Aside from the fact that the Bulls have the league's most fragile triumvirate, for two consecutive years, the team has dominated in the regular season only to fall flat in the postseason. Only one of those seasons can be chalked up to injuries.
It's quite mind-boggling, really. Though Noah is hardly a factor on offense—except on the glass—Rose's perpetual penetration makes for nice drive-and-kick opportunities with Deng.
Essentially, in these three, you have two who can create their own offense while devastating off the ball and a board-stalker who hoards rebounds.
And defensively, you have two premier stoppers in Deng and Noah, and a point guard in Rose with the quickness to, at the very least, feign exceptional execution.
But why haven't they gone farther? Why hasn't this group ever hit its stride and never looked back?
Those are the unanswered questions that have pitted the Bulls' trio in the bottom half of the NBA's best Big Three combos.
The Big Three: Blake Griffin, DeAndre Jordan and Chris Paul
"Lob City" is prolific, yet not all that amazing at the same time. There's very little method to Los Angeles' stepchild franchise.
Paul—the injury-prone All-Star—is expected to make plays and create opportunities for his teammates on both ends of the floor. He directs the pick-and-rolls and tosses up the trademark pass that leads to a finish above the rim on offense, and he leads the perimeter charge on defense.
Simply put, without Paul, this Big Three hardly runs like a well-oiled machine. Jordan is a shot-blocking guru, but he fails to impress in other areas of defense (protecting the passing lanes, footwork, general coordination, etc).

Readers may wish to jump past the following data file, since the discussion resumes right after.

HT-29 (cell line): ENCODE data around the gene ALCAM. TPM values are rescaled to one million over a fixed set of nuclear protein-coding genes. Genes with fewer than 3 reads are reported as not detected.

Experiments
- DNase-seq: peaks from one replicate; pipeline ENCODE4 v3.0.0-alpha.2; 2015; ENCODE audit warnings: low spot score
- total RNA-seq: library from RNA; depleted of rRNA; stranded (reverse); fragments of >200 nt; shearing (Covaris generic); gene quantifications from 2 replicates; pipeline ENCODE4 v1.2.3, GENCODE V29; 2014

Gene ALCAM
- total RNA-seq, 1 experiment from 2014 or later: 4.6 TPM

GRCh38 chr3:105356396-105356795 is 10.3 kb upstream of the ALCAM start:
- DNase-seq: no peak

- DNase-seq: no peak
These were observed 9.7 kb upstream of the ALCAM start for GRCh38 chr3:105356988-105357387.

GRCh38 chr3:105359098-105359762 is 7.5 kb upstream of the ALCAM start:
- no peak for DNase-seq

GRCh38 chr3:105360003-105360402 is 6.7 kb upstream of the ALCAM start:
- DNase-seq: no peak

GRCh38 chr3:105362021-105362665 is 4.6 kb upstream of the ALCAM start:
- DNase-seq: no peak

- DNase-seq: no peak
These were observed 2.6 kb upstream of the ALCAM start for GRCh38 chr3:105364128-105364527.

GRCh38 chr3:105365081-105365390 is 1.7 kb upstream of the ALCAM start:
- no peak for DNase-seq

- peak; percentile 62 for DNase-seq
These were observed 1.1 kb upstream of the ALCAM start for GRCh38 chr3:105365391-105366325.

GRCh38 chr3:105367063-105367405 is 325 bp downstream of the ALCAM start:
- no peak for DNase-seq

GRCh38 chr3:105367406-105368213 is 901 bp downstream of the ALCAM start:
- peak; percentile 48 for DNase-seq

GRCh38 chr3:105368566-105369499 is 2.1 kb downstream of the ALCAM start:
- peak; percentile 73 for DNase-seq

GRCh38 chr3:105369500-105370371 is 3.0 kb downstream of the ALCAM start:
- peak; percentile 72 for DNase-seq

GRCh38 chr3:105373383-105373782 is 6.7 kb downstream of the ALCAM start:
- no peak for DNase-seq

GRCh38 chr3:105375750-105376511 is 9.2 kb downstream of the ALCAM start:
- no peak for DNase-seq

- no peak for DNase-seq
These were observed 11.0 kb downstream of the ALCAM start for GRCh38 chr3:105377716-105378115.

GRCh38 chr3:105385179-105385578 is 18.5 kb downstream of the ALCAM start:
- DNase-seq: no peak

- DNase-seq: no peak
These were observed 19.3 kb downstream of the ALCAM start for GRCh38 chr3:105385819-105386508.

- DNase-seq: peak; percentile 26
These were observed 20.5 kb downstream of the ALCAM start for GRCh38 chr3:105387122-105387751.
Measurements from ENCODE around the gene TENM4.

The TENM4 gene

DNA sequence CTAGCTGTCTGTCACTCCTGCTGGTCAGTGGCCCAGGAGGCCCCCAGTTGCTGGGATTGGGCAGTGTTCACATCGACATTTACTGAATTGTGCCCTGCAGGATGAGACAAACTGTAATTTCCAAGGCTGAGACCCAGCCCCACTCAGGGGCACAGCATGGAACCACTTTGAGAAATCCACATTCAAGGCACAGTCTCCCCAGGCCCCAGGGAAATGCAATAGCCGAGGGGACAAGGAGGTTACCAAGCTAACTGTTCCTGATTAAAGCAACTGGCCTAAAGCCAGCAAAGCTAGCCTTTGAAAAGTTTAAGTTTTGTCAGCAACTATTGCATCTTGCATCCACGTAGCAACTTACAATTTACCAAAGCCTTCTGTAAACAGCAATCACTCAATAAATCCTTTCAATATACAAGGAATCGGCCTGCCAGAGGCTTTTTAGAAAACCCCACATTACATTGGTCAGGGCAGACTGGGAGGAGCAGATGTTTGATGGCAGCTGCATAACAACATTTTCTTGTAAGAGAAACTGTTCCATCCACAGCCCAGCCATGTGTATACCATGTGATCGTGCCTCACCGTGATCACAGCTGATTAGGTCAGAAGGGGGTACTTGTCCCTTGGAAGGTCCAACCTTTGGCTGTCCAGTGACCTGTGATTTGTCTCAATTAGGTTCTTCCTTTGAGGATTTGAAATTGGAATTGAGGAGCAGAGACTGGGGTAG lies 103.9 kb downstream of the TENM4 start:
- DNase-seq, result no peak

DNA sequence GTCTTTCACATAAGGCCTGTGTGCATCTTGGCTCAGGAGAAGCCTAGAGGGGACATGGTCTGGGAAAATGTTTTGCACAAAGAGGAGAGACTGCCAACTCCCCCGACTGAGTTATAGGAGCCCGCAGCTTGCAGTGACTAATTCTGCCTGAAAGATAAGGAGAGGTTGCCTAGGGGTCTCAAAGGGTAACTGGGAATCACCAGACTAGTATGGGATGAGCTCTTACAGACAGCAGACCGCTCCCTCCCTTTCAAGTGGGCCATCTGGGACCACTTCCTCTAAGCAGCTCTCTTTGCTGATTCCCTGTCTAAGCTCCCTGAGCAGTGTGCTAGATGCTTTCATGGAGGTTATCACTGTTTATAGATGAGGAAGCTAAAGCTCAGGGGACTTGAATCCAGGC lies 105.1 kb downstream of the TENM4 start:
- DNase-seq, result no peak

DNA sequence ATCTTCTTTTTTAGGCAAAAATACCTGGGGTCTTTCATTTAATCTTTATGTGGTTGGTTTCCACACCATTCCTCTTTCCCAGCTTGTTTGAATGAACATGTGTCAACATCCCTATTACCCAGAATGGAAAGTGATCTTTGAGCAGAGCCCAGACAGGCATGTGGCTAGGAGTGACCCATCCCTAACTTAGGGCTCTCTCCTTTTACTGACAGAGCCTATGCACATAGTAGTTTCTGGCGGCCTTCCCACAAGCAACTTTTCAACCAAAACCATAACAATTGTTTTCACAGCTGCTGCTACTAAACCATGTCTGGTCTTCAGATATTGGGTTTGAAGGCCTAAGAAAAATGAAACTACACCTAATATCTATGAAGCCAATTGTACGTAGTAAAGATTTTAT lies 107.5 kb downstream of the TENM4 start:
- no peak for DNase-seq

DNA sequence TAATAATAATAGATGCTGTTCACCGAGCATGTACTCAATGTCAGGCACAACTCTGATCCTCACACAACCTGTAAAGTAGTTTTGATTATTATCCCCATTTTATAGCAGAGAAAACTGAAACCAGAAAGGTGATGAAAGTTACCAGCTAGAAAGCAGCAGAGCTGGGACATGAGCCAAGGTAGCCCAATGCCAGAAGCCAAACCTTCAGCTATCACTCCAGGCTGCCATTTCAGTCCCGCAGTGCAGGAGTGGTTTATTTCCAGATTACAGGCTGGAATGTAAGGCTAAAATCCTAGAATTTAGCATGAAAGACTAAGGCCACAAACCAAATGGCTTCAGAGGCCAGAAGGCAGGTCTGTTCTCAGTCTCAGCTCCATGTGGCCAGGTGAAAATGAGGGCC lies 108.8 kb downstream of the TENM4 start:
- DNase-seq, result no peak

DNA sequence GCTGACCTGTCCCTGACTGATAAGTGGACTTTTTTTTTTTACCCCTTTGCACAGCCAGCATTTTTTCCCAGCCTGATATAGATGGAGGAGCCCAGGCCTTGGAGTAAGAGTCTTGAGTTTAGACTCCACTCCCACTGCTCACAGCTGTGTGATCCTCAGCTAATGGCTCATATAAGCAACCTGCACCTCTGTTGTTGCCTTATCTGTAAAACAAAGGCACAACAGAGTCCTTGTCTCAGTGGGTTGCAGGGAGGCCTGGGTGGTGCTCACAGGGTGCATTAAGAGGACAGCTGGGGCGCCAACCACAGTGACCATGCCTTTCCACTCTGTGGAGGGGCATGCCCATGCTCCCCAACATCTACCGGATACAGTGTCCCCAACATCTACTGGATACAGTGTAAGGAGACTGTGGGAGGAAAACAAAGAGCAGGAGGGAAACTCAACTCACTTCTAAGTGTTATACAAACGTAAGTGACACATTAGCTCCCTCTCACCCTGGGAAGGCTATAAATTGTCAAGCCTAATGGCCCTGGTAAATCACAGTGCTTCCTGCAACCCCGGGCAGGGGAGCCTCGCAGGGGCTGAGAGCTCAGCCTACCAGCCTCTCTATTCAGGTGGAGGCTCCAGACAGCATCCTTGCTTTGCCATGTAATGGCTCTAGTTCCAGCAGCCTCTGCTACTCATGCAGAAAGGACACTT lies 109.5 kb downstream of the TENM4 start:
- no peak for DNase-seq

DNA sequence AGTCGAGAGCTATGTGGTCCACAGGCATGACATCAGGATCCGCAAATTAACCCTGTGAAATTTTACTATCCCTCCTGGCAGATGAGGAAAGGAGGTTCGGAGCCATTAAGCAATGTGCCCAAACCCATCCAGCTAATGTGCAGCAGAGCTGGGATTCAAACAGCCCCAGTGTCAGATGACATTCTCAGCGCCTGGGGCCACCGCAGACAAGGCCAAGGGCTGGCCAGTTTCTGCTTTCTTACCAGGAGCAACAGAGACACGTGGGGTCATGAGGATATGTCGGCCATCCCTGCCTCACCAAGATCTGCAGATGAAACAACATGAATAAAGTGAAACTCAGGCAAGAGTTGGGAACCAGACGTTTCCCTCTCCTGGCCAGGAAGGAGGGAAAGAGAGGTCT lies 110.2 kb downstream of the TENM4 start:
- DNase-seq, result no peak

He also forces the Clippers to play a man down on offense—unless Paul directs him down an open lane, that is.
Then we have Griffin, who like Jordan, is at his best when he's catching lobs thrown by Paul. He's hardly adept at creating his own opportunities, and quite frankly, he's offensively underwhelming when his feet are planted firmly on the ground.
There's no denying that Los Angeles' Big Three are playoff worthy, but they aren't much else. They don't instill the sense of fear that other teams' trios do.
But I guess that's what happens when the success of said trio depends upon the selfless accolades of one member.
The Big Three: Kevin Garnett, Paul Pierce and Rajon Rondo
If Rondo actually was the best point guard in the league, the Celtics' triple-threat would be, well, more threatening.
It's impossible to belittle what this group has done and is still capable of doing, even without Ray Allen. That said, with the exception of Rondo, age is too much of a factor in two-thirds of this group.
Though Garnett has defied Father Time thus far, he's 36 and can't defy the laws of deteriorating athleticism already. And for those who think he can, the 34-year-old Pierce serves as a nice reminder of why they're wrong.
But yet there's no denying how well this trio meshes. You have one of the best floor generals in Rondo, who can exploit defenders off the dribble and off the ball, an inside-out big man in Garnett and a player in Pierce who can score from anywhere on the court, within any offensive scheme and at any time during the game.
And while Pierce is hardly a contributor on defense, Rondo more than locks down the perimeter while Garnett patrols the paint like a starved attack dog.
This particular formation is all about versatile cohesion. Each player can do a wide variety of things on either end of the floor, which has allowed Boston to remain in the championship hunt despite a revolving roster and aging core.
But again, Rondo or not, how much further can this complementary star power carry the Celtics?
The Big Three: Tim Duncan, Manu Ginobili and Tony Parker
San Antonio's Big Three is both old and effective.
What's most interesting about the Spurs' dynamic is the Denver Nuggets-like selflessness each of its members boast.
On offense, Parker does the feeding, while Duncan and Ginobili do the feasting. Defensively, Ginobili and Parker keep their heads up and their feet moving and let Duncan do the rest. It all just works.